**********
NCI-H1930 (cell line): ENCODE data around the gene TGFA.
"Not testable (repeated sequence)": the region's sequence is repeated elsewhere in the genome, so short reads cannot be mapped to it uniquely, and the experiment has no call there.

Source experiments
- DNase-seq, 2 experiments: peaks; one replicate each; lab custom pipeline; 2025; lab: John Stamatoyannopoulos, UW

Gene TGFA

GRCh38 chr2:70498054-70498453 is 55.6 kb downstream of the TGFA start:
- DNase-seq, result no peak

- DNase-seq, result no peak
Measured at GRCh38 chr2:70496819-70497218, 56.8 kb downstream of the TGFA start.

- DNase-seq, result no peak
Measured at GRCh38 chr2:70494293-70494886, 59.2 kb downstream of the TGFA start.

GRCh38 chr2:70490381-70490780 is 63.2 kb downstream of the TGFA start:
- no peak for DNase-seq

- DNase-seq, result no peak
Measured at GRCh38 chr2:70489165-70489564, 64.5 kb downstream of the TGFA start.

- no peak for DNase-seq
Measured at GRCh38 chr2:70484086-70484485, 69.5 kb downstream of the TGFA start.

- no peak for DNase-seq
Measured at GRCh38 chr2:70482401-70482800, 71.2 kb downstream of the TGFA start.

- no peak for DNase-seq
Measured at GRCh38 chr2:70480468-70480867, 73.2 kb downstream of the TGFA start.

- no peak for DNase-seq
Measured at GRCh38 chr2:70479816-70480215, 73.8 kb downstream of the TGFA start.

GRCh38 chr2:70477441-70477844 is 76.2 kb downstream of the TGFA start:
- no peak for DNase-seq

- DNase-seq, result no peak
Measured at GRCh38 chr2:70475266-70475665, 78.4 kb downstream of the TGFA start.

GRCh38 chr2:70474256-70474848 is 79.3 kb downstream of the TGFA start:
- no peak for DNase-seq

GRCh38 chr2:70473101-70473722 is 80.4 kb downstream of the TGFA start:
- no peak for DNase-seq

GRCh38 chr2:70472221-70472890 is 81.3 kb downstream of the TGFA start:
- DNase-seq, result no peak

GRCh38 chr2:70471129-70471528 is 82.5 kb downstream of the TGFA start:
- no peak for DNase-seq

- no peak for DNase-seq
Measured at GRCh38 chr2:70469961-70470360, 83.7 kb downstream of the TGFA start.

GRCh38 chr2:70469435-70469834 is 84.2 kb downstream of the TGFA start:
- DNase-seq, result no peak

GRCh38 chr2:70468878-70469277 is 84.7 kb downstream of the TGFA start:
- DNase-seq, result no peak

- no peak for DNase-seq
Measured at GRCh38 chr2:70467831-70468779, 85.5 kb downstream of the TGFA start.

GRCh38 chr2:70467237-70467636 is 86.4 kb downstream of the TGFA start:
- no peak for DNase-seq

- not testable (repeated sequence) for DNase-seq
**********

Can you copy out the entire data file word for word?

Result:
NCI-H1930 (cell line): ENCODE data around the gene TGFA.
"Not testable (repeated sequence)": the region's sequence is repeated elsewhere in the genome, so short reads cannot be mapped to it uniquely, and the experiment has no call there.

Source experiments
- DNase-seq, 2 experiments: peaks; one replicate each; lab custom pipeline; 2025; lab: John Stamatoyannopoulos, UW

Gene TGFA

GRCh38 chr2:70498054-70498453 is 55.6 kb downstream of the TGFA start:
- DNase-seq, result no peak

- DNase-seq, result no peak
Measured at GRCh38 chr2:70496819-70497218, 56.8 kb downstream of the TGFA start.

- DNase-seq, result no peak
Measured at GRCh38 chr2:70494293-70494886, 59.2 kb downstream of the TGFA start.

GRCh38 chr2:70490381-70490780 is 63.2 kb downstream of the TGFA start:
- no peak for DNase-seq

- DNase-seq, result no peak
Measured at GRCh38 chr2:70489165-70489564, 64.5 kb downstream of the TGFA start.

- no peak for DNase-seq
Measured at GRCh38 chr2:70484086-70484485, 69.5 kb downstream of the TGFA start.

- no peak for DNase-seq
Measured at GRCh38 chr2:70482401-70482800, 71.2 kb downstream of the TGFA start.

- no peak for DNase-seq
Measured at GRCh38 chr2:70480468-70480867, 73.2 kb downstream of the TGFA start.

- no peak for DNase-seq
Measured at GRCh38 chr2:70479816-70480215, 73.8 kb downstream of the TGFA start.

GRCh38 chr2:70477441-70477844 is 76.2 kb downstream of the TGFA start:
- no peak for DNase-seq

- DNase-seq, result no peak
Measured at GRCh38 chr2:70475266-70475665, 78.4 kb downstream of the TGFA start.

GRCh38 chr2:70474256-70474848 is 79.3 kb downstream of the TGFA start:
- no peak for DNase-seq

GRCh38 chr2:70473101-70473722 is 80.4 kb downstream of the TGFA start:
- no peak for DNase-seq

GRCh38 chr2:70472221-70472890 is 81.3 kb downstream of the TGFA start:
- DNase-seq, result no peak

GRCh38 chr2:70471129-70471528 is 82.5 kb downstream of the TGFA start:
- no peak for DNase-seq

- no peak for DNase-seq
Measured at GRCh38 chr2:70469961-70470360, 83.7 kb downstream of the TGFA start.

GRCh38 chr2:70469435-70469834 is 84.2 kb downstream of the TGFA start:
- DNase-seq, result no peak

GRCh38 chr2:70468878-70469277 is 84.7 kb downstream of the TGFA start:
- DNase-seq, result no peak

- no peak for DNase-seq
Measured at GRCh38 chr2:70467831-70468779, 85.5 kb downstream of the TGFA start.

GRCh38 chr2:70467237-70467636 is 86.4 kb downstream of the TGFA start:
- no peak for DNase-seq

- not testable (repeated sequence) for DNase-seq